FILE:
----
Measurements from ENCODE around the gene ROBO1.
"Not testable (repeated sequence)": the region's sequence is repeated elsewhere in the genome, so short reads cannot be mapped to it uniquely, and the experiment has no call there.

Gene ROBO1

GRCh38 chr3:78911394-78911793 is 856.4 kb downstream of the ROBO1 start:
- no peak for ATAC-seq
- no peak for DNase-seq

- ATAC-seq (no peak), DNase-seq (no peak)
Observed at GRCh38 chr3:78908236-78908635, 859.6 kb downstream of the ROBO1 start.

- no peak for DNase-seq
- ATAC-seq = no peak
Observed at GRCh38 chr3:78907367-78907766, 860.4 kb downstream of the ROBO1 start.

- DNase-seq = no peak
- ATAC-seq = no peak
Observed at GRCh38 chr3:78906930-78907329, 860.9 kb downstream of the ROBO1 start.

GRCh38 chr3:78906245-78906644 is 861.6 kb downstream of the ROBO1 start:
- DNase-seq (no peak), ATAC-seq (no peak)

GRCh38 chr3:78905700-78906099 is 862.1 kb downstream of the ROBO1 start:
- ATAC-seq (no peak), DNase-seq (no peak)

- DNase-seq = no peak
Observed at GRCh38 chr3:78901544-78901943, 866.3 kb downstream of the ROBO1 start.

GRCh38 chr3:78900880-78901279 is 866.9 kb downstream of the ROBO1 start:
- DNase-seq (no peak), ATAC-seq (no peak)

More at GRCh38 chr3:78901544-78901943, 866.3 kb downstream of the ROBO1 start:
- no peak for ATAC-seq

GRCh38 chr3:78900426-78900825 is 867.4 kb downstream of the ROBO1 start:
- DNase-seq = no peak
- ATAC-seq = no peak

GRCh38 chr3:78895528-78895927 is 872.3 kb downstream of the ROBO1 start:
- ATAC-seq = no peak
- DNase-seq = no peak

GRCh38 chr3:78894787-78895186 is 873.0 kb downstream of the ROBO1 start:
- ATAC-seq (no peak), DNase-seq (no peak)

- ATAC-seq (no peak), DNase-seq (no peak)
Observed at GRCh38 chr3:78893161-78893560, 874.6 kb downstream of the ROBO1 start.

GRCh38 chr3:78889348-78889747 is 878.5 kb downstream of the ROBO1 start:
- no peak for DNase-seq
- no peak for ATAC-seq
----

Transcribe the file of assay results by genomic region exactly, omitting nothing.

Measurements from ENCODE around the gene ROBO1.
"Not testable (repeated sequence)": the region's sequence is repeated elsewhere in the genome, so short reads cannot be mapped to it uniquely, and the experiment has no call there.

Gene ROBO1

GRCh38 chr3:78911394-78911793 is 856.4 kb downstream of the ROBO1 start:
- no peak for ATAC-seq
- no peak for DNase-seq

- ATAC-seq (no peak), DNase-seq (no peak)
Observed at GRCh38 chr3:78908236-78908635, 859.6 kb downstream of the ROBO1 start.

- no peak for DNase-seq
- ATAC-seq = no peak
Observed at GRCh38 chr3:78907367-78907766, 860.4 kb downstream of the ROBO1 start.

- DNase-seq = no peak
- ATAC-seq = no peak
Observed at GRCh38 chr3:78906930-78907329, 860.9 kb downstream of the ROBO1 start.

GRCh38 chr3:78906245-78906644 is 861.6 kb downstream of the ROBO1 start:
- DNase-seq (no peak), ATAC-seq (no peak)

GRCh38 chr3:78905700-78906099 is 862.1 kb downstream of the ROBO1 start:
- ATAC-seq (no peak), DNase-seq (no peak)

- DNase-seq = no peak
Observed at GRCh38 chr3:78901544-78901943, 866.3 kb downstream of the ROBO1 start.

GRCh38 chr3:78900880-78901279 is 866.9 kb downstream of the ROBO1 start:
- DNase-seq (no peak), ATAC-seq (no peak)

More at GRCh38 chr3:78901544-78901943, 866.3 kb downstream of the ROBO1 start:
- no peak for ATAC-seq

GRCh38 chr3:78900426-78900825 is 867.4 kb downstream of the ROBO1 start:
- DNase-seq = no peak
- ATAC-seq = no peak

GRCh38 chr3:78895528-78895927 is 872.3 kb downstream of the ROBO1 start:
- ATAC-seq = no peak
- DNase-seq = no peak

GRCh38 chr3:78894787-78895186 is 873.0 kb downstream of the ROBO1 start:
- ATAC-seq (no peak), DNase-seq (no peak)

- ATAC-seq (no peak), DNase-seq (no peak)
Observed at GRCh38 chr3:78893161-78893560, 874.6 kb downstream of the ROBO1 start.

GRCh38 chr3:78889348-78889747 is 878.5 kb downstream of the ROBO1 start:
- no peak for DNase-seq
- no peak for ATAC-seq